That stuff in red wine that you’ve been hearing about

Resveratrol (see also is a natural plant ingredient belonging to the family of polyphenols and is associated with a range of beneficial effects. In the public mind it is perhaps most associated with red wine. However, the amounts in red wine (approx. 1mg/glass, though it varies a lot) are too low to be beneficial (most studies suggest you need 50-150mg/day of resveratrol to see such effects).

Many of the beneficial effects of resveratrol (such as the way it mimics the effects of a calorie-restricted diet) are thought to be mediated via its induction of “survival” genes. Resveratol also directly inhibits certain pro-inflammatory pathways and is an antioxidant.

8,000 studies and counting

Resveratrol has been widely studied, with some 8,000 papers published to date. Whilst it is perhaps most famous for driving significant extensions in life-span in animals, such effects have never been shown in humans. However, many studies in humans have shown positive effects on a wide variety of age-related health indications. A thorough review of the resveratrol literature by Novelle et al. was recently (January 2015) published in Ageing Research Reviews.

Most resveratrol on the market today comes from the roots of the Japanese knotweed plant (Polygonum cuspidatum), an invasive weed, possession of which is illegal in many countries. A small amount is made by synthetic chemistry, and an even smaller amount is extracted from grapes.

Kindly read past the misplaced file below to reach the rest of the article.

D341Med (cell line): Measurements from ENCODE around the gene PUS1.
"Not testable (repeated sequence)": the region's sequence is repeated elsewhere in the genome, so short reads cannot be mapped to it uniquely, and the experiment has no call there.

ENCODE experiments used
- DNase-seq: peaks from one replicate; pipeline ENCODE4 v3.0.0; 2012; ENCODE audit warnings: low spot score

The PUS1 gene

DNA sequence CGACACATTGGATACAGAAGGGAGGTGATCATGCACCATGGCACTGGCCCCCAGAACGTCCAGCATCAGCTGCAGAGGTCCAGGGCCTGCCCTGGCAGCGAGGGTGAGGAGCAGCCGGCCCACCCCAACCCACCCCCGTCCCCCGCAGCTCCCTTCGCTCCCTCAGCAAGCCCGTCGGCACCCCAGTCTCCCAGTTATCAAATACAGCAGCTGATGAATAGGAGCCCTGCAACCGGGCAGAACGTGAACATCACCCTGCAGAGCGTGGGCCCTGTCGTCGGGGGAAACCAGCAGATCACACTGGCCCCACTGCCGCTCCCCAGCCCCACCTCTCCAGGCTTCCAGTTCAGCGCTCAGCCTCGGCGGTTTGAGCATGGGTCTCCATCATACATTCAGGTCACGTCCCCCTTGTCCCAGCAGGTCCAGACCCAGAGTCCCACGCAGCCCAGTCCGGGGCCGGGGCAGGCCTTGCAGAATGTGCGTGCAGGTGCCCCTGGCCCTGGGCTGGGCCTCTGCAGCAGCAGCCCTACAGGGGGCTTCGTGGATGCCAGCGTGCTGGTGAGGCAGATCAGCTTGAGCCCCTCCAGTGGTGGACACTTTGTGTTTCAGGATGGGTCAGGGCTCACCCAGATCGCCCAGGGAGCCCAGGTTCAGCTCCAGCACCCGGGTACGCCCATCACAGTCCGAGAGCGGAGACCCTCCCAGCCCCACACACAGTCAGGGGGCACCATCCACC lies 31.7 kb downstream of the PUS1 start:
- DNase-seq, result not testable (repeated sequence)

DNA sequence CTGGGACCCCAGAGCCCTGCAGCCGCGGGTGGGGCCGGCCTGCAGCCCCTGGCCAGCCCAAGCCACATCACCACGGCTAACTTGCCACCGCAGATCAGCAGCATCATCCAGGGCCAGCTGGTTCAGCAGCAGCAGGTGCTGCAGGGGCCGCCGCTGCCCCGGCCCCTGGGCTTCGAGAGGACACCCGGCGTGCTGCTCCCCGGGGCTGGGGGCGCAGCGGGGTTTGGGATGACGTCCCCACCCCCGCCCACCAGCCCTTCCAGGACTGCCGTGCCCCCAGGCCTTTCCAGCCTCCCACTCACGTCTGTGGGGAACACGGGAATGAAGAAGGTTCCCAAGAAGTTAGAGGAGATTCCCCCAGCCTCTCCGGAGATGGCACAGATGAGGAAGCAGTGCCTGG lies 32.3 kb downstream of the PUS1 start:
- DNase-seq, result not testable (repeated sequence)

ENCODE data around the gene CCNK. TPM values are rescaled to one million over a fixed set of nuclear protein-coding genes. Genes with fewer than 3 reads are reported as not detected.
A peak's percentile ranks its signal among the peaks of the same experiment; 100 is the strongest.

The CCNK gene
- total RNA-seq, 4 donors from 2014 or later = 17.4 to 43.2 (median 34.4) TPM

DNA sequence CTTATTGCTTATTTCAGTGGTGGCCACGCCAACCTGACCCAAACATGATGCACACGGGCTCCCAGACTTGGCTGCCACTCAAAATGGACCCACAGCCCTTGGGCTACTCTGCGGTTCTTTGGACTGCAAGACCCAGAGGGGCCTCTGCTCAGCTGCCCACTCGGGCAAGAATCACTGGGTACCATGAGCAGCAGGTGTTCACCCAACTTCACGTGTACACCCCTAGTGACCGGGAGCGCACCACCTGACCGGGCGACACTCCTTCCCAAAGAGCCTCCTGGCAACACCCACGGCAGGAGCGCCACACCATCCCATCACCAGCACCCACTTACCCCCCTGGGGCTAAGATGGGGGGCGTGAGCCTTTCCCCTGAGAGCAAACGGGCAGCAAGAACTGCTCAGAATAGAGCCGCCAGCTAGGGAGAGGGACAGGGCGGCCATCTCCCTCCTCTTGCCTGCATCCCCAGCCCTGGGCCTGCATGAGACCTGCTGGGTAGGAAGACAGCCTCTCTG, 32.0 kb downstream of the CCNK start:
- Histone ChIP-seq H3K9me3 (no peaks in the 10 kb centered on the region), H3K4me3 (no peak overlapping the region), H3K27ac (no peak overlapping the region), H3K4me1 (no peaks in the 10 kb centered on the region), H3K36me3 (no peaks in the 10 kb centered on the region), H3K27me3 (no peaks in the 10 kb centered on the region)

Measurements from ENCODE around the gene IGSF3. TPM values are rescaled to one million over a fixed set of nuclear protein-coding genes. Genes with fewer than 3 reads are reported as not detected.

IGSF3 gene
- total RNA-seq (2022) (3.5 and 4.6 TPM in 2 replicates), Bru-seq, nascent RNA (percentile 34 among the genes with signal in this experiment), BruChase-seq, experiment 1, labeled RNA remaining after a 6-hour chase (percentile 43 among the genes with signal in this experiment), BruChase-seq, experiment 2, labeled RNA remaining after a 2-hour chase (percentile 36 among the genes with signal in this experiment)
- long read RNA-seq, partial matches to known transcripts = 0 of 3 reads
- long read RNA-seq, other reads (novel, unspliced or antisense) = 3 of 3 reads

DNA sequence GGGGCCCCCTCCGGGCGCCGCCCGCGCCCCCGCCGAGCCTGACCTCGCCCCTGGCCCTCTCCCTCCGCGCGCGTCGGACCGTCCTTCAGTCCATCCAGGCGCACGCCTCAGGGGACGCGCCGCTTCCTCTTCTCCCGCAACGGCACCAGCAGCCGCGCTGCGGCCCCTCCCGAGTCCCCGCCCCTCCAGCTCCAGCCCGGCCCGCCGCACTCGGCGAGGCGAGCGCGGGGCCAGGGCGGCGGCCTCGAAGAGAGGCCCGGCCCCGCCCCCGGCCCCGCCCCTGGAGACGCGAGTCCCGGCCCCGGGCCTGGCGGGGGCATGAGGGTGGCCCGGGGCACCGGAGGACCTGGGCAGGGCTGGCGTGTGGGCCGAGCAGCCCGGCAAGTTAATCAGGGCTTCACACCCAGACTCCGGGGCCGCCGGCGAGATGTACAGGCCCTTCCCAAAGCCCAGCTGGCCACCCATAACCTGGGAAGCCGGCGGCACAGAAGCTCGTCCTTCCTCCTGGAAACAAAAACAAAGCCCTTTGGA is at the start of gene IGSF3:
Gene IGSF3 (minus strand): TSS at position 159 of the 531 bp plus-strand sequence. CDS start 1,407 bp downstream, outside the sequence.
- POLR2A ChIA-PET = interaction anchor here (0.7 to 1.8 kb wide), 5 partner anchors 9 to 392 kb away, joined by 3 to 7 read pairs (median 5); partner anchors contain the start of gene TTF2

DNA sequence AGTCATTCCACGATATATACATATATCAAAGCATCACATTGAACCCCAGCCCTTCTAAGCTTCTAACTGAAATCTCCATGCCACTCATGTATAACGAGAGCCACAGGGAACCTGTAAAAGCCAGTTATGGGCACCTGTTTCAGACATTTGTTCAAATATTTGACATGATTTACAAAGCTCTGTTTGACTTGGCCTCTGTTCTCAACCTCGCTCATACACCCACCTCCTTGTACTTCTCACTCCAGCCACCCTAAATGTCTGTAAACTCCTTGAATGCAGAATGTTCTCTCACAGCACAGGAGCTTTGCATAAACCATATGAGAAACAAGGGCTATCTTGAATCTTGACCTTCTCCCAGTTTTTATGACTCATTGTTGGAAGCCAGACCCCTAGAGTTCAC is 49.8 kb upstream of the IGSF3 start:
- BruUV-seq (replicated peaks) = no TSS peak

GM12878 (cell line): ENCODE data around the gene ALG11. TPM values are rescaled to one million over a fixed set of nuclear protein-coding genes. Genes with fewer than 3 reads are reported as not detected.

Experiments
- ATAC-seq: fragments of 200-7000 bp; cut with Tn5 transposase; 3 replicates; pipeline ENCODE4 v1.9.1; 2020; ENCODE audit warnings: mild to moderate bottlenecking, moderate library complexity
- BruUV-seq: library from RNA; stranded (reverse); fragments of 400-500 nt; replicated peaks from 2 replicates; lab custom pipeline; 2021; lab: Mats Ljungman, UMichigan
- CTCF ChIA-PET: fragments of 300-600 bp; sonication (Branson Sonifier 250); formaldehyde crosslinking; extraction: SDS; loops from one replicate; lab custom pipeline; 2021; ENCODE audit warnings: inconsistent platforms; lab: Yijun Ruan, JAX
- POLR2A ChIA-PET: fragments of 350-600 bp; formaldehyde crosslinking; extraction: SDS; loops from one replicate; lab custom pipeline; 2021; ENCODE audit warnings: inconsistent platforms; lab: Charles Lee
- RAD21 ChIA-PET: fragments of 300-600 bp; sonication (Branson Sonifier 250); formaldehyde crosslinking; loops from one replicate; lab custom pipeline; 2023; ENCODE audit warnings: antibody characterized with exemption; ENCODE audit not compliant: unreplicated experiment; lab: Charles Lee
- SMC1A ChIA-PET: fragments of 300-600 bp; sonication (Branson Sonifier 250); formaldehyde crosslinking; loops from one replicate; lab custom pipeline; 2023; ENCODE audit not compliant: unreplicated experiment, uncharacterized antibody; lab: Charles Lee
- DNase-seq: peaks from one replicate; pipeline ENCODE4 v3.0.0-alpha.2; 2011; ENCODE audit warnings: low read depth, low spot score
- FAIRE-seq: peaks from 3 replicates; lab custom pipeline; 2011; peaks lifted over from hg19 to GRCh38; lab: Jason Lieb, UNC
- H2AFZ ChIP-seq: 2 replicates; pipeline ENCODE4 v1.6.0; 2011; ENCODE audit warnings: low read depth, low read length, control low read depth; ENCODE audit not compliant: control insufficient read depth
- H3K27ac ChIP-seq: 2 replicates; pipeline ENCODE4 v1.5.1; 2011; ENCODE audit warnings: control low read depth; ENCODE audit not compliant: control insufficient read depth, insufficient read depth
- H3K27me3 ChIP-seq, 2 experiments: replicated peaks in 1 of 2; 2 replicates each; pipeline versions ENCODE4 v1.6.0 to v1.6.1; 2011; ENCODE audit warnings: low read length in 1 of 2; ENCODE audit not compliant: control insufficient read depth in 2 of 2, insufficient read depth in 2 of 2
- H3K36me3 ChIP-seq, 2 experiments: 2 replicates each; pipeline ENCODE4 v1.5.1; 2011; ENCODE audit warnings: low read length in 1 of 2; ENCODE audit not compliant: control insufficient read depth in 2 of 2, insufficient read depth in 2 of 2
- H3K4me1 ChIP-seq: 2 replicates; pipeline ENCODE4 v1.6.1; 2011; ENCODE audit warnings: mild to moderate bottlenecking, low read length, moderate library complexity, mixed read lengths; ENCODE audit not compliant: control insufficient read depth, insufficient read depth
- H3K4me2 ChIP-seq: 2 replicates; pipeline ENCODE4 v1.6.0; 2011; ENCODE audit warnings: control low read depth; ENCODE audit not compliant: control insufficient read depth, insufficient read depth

Evolva’s resveratrol is produced by yeast fermentation. It is an isomerically pure product that is free of pesticides and other impurities that are frequently found in knotweed extracts. It is made from natural and sustainable feedstocks and has a stable, traceable and reliable supply chain.

Evolva’s resveratrol has Self-Affirmed GRAS status in the United States and Novel Foods Authorisation for use in Dietary Supplements in the EU.

In 2014, Evolva successfully scaled up manufacture, making commercial product via a contract manufacturer in North America. Evolva launched resveratrol at the Supply Side West Expo in Las Vegas in October, making it Evolva’s first commercial product. Several distributor agreements were signed, with a focus on dietary supplements. Sales and interest met expectations. A dedicated website was established at During 2014, Evolva supplied material to a number of clinical and academic researchers who are studying the benefits and properties of resveratrol, and in December, Evolva sponsored the 2014 International Resveratrol Conference, bringing together leading researchers in the field.

Also in 2014, the first human study using Evolva’s resveratrol found that it improved bone health indicators such as bone density, bone formation and resorption in middle-aged men. (Resveratrol Increases Bone Mineral Density and Bone Alkaline Phosphatase in Obese Men: A Randomized Placebo-Controlled Trial.)

As with all Evolva’s products, it is hard to estimate the market potential of Evolva’s resveratrol. A 2012 report by Frost & Sullivan estimated total resveratrol sales at some USD 50 million, with the vast majority being used in nutritional supplements and with North America representing around 90% of sales. Evolva believes there is potential to grow the use of resveratrol in nutritional supplements, but also that resveratrol has the potential to be used in other areas, such as animal health, cosmetics and medical nutrition.

  • Study: Compound Found in Grapes, Red Wine May Help Prevent Memory Loss

    University study shows positive impact from resveratrol on age-related memory loss

    Nutrition Insight
  • Can the anti-aging secret be found in…red wine?

    National Public Radio interviewed one of the pioneers in resveratrol research, Harvard geneticist David Sinclair.

    Science Friday Interview
  • Resveratrol primer

    Here is a clean, concise overview of resveratrol, which also puts the red wine angle in perspective.

    Alzheimer's Drug Discovery Foundation
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